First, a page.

Magnetic field interactions in adjustable hydrocephalus shunts

Laboratory investigation

Restricted access

Object

Exposing patients with ventricular shunts to magnetic fields and MR imaging procedures poses a significant risk of unintentional changes in shunt settings. Shunt valves can also generate considerable imaging artifacts. The purpose of this study was to determine the magnetic field safety and MR imaging compatibility of 5 adjustable models of hydrocephalus shunts.

Methods

The Codman Hakim (regular and with SiphonGuard), Miethke ProGAV, Medtronic Strata, Sophysa Sophy and Polaris programmable valves were tested in a low-intensity magnetic field, and then translational attraction (TA), magnetic torque (MT), and volume of artifacts on T1-weighted spin echo (SE) and gradient echo (GE) pulse sequences in a 3-T MR imaging unit were measured.

Results

The ProGAV and Polaris valves were immune to unintentional reprogramming by magnetic fields up to 3 T. Other valves randomly changed settings, starting from the intensity of field: Sophy valve 24 mT, Strata valve 30 mT, and both Codman Hakim programmable valves from 42 mT. Shunt performances in the 3-T MR imaging unit are reported in the order of compatibility: 1) Codman Hakim regular, TA = 0.005 N, MT = 0.000 Nm, GE = 30 cm3, SE = 2 cm3; 2) Miethke ProGAV, TA = 0.001 N, MT = 1.4 × 10−3 Nm, GE = 231 cm3, SE = 13 cm3; 3) Codman Hakim with SiphonGuard, TA = 0.005 N, MT = 2.3 × 10−3 Nm, GE = 233 cm3, SE = 19 cm3; 4) Medtronic Strata, TA = 0.27 N, MT = 18.0 × 10−3 Nm, GE = 484 cm3, SE = 86 cm3; 5) Sophysa Sophy, TA = 0.82 N, MT = 38.9 × 10−3 Nm, GE = 758 cm3, SE = 72 cm3; and 6) Sophysa Polaris, TA = 0.80 N, MT = 39.6 × 10−3 Nm, GE = 954 cm3, SE = 100 cm3.

Conclusions

All valves, with the exception of the Polaris and ProGAV models, are prone to unintentional reprogramming when exposed to heterogeneous magnetic fields stronger than 40 mT. All tested valves can be considered safe for 3-T MR imaging. All valves generated a distortion of the MR image, especially the GE sequences.

Abbreviations used in this paper: CSF = cerebrospinal fluid; GE = gradient echo; SE = spin echo; TA = translational attraction.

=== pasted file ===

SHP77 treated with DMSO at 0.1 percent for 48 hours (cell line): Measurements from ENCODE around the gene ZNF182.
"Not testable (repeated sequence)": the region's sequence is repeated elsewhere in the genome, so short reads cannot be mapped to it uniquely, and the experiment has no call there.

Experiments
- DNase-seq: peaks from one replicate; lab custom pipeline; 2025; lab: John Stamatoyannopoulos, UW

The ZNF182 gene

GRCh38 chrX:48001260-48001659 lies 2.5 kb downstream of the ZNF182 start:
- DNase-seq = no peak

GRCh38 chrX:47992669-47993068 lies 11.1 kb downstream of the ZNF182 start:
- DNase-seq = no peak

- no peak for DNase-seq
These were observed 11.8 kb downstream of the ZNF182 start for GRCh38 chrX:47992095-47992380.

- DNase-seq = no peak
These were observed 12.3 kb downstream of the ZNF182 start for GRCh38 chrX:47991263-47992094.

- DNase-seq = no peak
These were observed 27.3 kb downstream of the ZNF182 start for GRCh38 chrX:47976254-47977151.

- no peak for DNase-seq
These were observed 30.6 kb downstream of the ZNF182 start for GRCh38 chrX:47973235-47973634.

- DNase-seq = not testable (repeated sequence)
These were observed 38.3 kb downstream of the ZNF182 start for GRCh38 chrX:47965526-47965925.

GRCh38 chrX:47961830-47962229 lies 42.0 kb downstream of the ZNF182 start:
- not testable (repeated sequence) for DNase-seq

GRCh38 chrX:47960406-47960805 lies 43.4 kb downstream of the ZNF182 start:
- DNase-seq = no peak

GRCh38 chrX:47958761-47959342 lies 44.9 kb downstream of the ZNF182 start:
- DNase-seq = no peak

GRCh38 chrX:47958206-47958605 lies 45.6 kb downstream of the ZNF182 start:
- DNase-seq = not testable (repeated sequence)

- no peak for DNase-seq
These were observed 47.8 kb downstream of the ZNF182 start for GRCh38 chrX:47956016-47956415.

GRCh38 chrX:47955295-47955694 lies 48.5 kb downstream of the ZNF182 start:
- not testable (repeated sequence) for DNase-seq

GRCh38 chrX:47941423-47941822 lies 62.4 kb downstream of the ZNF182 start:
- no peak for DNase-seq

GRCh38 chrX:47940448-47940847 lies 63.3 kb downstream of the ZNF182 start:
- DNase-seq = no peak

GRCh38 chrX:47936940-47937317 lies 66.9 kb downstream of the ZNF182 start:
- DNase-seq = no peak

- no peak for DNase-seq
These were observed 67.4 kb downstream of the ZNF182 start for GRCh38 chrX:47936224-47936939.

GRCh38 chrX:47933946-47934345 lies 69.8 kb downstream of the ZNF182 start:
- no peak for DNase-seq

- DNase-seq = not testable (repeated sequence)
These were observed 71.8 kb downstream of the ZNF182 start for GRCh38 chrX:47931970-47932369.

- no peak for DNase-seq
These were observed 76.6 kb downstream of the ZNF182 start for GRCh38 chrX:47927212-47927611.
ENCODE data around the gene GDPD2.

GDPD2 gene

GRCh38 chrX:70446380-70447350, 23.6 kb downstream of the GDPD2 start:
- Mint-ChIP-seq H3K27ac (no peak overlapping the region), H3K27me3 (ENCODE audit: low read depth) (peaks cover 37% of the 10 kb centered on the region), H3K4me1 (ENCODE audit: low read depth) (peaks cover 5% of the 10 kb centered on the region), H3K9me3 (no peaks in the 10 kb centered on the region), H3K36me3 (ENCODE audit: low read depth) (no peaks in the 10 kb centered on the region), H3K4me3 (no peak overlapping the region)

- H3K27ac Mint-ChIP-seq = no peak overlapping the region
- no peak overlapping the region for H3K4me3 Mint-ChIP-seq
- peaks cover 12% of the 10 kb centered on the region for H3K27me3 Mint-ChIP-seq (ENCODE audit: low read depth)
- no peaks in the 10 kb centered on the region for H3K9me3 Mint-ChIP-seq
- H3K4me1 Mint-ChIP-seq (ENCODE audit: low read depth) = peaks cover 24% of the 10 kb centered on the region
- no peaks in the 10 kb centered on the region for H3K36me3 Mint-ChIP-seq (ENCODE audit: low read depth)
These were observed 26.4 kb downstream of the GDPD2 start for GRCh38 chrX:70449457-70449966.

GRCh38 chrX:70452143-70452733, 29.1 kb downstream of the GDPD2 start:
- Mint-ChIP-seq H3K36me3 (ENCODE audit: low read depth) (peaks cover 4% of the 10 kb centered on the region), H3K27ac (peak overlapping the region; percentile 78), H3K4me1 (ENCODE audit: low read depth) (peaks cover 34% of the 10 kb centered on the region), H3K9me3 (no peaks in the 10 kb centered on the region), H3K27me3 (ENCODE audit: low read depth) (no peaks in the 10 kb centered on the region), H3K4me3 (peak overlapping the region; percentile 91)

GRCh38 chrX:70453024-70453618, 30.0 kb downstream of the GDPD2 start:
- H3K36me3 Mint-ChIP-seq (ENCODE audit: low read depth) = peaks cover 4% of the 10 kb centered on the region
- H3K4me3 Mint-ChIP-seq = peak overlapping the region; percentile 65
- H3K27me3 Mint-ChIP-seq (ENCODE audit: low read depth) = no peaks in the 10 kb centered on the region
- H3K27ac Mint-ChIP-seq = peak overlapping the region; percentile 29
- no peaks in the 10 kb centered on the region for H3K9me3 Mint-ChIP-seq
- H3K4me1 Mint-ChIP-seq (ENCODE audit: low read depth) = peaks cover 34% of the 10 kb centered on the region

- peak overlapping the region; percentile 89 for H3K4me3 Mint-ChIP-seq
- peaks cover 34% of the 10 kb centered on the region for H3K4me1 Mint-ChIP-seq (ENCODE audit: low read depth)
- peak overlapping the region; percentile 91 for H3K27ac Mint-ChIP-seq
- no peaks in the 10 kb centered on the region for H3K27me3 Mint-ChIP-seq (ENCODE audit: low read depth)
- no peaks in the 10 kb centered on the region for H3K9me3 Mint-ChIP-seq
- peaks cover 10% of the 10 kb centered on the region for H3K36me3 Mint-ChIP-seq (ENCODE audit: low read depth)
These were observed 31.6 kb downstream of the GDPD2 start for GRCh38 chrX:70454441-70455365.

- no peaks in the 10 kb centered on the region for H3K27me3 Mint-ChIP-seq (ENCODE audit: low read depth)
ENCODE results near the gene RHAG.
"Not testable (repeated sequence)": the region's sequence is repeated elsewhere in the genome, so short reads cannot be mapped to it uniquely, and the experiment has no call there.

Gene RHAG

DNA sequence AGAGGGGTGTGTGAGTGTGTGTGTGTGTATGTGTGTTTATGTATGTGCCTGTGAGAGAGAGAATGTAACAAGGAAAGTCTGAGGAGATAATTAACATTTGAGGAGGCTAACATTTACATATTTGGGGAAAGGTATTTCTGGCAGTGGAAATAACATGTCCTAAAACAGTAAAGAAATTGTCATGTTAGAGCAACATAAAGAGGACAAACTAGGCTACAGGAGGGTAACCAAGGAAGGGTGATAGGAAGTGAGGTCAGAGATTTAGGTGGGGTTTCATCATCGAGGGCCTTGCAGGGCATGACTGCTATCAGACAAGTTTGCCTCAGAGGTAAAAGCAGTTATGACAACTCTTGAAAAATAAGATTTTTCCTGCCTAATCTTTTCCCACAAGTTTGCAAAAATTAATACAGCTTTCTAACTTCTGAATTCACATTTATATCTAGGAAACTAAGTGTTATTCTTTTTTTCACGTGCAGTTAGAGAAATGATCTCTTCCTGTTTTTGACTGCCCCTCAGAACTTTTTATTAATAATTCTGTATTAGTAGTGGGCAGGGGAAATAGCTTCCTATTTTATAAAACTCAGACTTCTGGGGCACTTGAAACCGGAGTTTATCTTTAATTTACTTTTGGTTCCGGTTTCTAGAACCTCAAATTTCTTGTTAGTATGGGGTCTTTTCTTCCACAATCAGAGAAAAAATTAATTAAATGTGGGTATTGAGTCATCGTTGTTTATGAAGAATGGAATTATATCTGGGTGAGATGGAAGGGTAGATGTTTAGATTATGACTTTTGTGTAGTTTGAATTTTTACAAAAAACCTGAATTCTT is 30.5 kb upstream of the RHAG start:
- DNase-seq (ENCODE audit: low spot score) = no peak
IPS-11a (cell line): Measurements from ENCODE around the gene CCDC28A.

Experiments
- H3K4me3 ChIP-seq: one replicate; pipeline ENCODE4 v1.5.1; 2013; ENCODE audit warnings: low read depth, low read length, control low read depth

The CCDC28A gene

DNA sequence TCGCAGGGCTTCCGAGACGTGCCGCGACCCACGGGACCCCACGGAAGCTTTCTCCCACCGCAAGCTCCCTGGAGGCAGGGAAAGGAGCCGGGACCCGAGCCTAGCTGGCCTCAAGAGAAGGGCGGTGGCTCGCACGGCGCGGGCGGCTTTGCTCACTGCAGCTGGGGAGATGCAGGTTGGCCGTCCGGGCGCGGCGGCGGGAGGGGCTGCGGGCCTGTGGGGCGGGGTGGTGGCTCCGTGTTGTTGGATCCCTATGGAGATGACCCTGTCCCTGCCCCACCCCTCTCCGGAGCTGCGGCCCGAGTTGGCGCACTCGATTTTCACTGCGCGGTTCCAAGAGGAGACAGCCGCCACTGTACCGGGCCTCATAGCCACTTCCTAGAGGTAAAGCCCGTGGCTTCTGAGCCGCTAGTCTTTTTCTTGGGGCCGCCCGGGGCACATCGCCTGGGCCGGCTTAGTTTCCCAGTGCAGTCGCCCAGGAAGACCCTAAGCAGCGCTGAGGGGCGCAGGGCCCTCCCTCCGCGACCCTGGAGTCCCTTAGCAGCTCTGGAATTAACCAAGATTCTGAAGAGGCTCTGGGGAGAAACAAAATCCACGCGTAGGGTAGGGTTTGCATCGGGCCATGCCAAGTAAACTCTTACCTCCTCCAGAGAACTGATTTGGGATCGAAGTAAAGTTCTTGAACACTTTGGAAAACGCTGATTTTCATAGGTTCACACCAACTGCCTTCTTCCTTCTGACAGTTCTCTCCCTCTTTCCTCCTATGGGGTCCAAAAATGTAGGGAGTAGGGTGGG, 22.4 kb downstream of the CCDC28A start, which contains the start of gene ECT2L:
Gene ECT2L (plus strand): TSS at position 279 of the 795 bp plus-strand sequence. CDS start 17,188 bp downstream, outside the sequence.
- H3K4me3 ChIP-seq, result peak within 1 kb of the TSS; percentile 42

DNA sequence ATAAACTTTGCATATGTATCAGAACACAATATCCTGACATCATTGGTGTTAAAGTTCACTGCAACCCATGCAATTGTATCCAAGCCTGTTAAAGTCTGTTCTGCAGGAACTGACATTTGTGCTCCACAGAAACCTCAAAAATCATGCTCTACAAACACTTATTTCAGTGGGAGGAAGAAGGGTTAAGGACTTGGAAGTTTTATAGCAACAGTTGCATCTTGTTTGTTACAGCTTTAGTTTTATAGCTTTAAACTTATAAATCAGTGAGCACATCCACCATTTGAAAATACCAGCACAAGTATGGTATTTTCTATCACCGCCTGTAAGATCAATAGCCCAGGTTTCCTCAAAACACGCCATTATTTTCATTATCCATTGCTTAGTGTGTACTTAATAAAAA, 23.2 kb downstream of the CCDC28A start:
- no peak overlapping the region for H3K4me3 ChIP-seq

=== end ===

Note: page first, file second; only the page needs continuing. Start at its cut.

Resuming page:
Article Information

Address correspondence to: Marek Czosnyka, Ph.D., Academic Neurosurgery, Box 167 Addenbrooke's Hospital, Cambridge, United Kingdom. email: mc141@medschl.cam.ac.uk.

Part of this work (MR imaging compatibility) was presented as a poster during the XIIIth International Symposium on Intracranial Pressure and Brain Monitoring in San Francisco in 2007.

© AANS, except where prohibited by US copyright law.

Headings

Figures

  • View in gallery

    Upper: Schematic showing the shunt-testing rig. Lower: Graphs depicting examples of changes in shunt settings recorded in the testing rig. The Codman Hakim programmable valve increased by 1 step (0.8 mm Hg). The Sophy switched from a medium to a high setting. The Strata valve switched from 1.5 to 2.5 and then from 1.5 to 1. P = pressure.

  • View in gallery

    Photograph showing the cylindrical magnet (BN 021A, sintered NdFeB) mounted on the screw on the pendulum.

  • View in gallery

    Principles involved in testing 3-T MR imaging magnetic field interactions. Upper: Schematic revealing the physical principles of the deflection angle test. The valve (black sphere) is suspended by a lightweight thread. Devices with ferromagnetic properties exposed to a magnetic field (3 T) will be deflected from the plumb line by a TA, which is a function of W and α(TA = W ×tangent α). α= deflection angle; W = valve weight. Lower: Schematics demonstrating the torque meter, as seen from the top (Z) and from the side (X). Unit B is positioned in the center of the MR unit and is composed of a Perspex slab carrying a glass ball bearings pulley. The tested shunt valve can be secured on the Unit B pulley by a custom-made micrometric clamp. Torque (curved arrow) is transmitted to Unit A via a system of weightless, inextensible nylon wiring (~ 4 m). The system is completely static and the nylon wiring is kept in tension by 2 weights (M > m) suspended by the 2 pulleys of Unit A, which is built so that its pulleys can be aligned and leveled with the pulley inside the scanner. Weight M rests on a precision weight balanced outside the scanner, and the balance is zeroed at M − m (~ 0.2 kg for the present experiment). The shunt valve is then clamped on pulley B and adjusted to maximize the torque transmitted to the weighing balance outside the scanner. Torque is calculated as the weight transmitted to the balance × the pulley radius.